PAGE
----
Drying Fishnets in the Four Seasons
On View: Asian Galleries, Northwest, 2nd floor
Because they were freestanding and easily moved and stored, folding screens were used as flexible decorations in Japanese palaces and temples. They served as temporary room dividers and, through their style and subject matter, set the tone for special occasions. The pair of screens shown here likely dates to the Momoyama period (1573–1615), when many military leaders commissioned screens with an abundance of gold to brighten the dark interiors of their castles.
The subject of fishnets hanging on beachside posts was popular in part because it referred to a Chinese theme, “Fishing Village in Evening Glow,” that had been treated by East Asian artists and poets for centuries as part of the larger suite of subjects called “Eight Views of the Xiao and Xiang Rivers.” Here the fishnets frame a subtle story of seasonal change: moving from right to left, we see the new beach grasses of spring, which grow tall in the summer, go to seed and start to yellow in the fall, and then completely desiccate in the winter. These screens, and a very similar pair in the Imperial Household Collection in Tōkyō, have long been attributed to the Momoyama-period artist Kaihō Yūshō, but they bear neither a signature nor seals to confirm this attribution.
Ink, color and gold on paper
Overall: 66 1/6 x 148 1/2 in. (168.1 x 377.2 cm)
Image: 59 3/16 x 141 3/4 in. (150.3 x 360.0 cm)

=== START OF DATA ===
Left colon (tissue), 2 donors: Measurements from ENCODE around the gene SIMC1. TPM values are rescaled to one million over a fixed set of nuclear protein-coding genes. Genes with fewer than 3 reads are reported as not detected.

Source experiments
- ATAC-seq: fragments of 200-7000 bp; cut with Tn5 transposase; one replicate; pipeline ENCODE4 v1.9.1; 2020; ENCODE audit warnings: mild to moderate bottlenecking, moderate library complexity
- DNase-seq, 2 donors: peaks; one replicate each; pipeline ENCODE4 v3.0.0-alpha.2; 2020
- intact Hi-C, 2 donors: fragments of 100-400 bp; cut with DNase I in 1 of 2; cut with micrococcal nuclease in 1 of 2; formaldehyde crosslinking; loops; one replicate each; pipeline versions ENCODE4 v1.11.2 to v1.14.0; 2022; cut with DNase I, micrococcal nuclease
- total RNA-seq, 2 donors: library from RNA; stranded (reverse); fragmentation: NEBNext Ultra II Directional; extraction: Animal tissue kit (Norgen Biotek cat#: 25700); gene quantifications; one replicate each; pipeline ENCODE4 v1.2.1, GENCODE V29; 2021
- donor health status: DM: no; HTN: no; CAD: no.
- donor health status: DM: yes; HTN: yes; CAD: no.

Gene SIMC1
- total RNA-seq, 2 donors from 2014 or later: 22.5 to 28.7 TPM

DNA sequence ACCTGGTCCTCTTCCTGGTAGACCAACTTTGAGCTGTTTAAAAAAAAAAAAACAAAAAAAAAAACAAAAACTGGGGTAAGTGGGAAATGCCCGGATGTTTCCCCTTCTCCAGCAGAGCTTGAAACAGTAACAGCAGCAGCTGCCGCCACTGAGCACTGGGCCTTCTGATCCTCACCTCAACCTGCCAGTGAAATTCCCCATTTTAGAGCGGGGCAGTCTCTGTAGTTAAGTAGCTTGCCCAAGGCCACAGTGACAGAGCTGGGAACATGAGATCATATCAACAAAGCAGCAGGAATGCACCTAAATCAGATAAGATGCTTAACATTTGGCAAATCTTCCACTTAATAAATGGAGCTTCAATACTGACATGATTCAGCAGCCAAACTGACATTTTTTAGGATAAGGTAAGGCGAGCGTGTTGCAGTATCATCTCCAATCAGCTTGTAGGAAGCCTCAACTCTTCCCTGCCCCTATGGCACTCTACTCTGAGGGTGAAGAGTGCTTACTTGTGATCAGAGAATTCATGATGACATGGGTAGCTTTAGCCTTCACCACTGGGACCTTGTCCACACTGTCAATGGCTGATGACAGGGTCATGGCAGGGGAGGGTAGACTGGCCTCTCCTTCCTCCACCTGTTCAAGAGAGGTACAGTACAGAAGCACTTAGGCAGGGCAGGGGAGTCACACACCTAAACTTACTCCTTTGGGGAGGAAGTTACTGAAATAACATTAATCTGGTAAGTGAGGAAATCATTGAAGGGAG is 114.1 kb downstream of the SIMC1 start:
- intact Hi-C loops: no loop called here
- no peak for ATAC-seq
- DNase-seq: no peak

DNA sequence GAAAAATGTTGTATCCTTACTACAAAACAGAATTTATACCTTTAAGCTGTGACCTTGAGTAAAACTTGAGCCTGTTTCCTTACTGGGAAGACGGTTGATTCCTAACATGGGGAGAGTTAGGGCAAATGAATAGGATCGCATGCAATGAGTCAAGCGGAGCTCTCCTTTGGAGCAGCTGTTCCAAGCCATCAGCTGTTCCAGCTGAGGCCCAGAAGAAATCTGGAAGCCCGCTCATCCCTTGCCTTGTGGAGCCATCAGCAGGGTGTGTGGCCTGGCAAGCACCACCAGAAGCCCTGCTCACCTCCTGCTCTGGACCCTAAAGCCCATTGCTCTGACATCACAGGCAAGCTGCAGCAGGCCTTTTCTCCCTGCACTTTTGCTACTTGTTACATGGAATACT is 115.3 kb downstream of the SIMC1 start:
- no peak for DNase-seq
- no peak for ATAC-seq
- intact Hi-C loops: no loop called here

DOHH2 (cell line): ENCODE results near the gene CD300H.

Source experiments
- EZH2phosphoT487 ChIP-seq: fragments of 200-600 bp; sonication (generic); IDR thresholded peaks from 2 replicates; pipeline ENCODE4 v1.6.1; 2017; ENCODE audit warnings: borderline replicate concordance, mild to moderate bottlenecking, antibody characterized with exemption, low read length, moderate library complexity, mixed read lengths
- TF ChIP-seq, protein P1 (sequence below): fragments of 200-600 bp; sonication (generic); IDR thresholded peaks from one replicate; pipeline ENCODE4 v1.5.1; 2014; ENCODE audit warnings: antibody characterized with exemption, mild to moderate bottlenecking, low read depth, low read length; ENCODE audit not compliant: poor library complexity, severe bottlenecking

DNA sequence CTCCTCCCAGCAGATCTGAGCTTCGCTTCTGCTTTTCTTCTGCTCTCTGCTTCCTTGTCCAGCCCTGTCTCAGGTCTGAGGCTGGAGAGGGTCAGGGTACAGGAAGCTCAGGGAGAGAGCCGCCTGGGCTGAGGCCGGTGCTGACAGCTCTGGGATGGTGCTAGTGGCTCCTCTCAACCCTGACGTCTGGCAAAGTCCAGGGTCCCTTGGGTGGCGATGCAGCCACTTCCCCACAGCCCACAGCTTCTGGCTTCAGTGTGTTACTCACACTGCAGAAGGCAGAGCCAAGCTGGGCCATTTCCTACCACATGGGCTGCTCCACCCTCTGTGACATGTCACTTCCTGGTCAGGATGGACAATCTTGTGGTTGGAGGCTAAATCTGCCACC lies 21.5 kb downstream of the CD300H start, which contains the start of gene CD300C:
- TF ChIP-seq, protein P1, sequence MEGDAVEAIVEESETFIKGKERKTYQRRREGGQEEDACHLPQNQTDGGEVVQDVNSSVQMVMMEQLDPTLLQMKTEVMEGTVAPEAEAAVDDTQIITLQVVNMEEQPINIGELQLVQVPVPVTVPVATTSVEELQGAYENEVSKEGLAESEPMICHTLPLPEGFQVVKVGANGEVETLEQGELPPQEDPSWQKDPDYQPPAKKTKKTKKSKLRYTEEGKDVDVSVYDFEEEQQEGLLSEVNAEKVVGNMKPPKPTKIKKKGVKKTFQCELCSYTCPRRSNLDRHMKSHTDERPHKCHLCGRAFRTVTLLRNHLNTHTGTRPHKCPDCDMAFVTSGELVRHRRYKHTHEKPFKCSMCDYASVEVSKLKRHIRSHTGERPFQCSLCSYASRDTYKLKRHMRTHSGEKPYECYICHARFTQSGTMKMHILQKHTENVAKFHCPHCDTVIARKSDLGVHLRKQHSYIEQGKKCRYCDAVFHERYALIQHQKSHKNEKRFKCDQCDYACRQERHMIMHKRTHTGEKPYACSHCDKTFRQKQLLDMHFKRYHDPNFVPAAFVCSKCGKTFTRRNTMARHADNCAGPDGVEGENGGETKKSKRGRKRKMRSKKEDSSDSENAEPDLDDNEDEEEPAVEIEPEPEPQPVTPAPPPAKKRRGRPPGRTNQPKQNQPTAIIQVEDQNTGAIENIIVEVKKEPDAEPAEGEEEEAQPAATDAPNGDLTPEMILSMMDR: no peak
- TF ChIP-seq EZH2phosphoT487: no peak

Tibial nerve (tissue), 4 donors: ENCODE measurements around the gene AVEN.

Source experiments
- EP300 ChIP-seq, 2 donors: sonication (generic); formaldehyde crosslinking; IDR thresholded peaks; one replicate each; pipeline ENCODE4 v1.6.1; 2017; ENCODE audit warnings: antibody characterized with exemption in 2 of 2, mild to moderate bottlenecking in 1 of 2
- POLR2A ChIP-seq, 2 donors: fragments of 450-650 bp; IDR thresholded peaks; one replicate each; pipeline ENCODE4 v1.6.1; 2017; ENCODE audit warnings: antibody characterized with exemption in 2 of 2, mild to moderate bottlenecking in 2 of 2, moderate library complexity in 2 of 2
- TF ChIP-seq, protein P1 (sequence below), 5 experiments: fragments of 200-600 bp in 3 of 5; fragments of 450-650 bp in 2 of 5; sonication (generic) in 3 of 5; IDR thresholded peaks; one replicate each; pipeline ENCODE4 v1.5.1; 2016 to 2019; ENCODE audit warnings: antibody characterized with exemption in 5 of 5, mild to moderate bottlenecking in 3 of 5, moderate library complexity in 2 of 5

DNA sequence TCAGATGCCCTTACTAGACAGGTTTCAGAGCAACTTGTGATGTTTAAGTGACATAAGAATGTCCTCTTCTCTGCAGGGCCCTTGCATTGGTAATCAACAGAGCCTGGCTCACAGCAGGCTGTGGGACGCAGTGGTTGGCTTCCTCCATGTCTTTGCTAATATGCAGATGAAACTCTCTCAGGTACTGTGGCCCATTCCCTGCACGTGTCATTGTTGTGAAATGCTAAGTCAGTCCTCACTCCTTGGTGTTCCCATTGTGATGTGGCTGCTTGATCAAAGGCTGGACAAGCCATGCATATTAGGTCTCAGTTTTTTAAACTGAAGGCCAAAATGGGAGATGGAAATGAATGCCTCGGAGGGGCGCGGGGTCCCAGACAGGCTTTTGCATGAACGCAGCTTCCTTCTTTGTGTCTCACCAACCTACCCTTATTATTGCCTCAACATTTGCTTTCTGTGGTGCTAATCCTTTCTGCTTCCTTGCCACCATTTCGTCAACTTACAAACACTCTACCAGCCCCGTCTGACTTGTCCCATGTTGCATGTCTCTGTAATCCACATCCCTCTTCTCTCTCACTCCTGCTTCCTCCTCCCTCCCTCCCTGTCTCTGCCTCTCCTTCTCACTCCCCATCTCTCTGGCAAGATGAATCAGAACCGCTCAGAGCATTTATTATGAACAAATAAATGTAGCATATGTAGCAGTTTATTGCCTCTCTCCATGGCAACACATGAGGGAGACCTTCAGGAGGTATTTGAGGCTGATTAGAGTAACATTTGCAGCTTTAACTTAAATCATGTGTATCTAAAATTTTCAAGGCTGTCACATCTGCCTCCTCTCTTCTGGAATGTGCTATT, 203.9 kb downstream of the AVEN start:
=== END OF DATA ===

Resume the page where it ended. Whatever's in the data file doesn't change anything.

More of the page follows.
Carll H. de Silver Fund and Ella C. Woodward Memorial Fund
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Yusho Kaiho (Japanese, 1533-1615). Drying Fishnets in the Four Seasons, ca. 1610. Ink, color and gold on paper, Overall: 66 1/6 x 148 1/2 in. (168.1 x 377.2 cm). Brooklyn Museum, Carll H. de Silver Fund and Ella C. Woodward Memorial Fund, 59.7.1. Creative Commons-BY (Photo: Brooklyn Museum, 59.7.1_SL3.jpg)
overall, 59.7.1_SL3.jpg. Brooklyn Museum photograph, 2014
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One of a pair of six-panel screens, the other half being 59.7.2.
The screens depict fishnets draped across posts, among grasses along a sandy shoreline. The shore and clouds are represented in gold. The screens trace the four seasons, running from right to left, with short green grasses marking spring, taller grasses marking summer, browning grasses gone to seed indicating autumn, and snow indicating winter.
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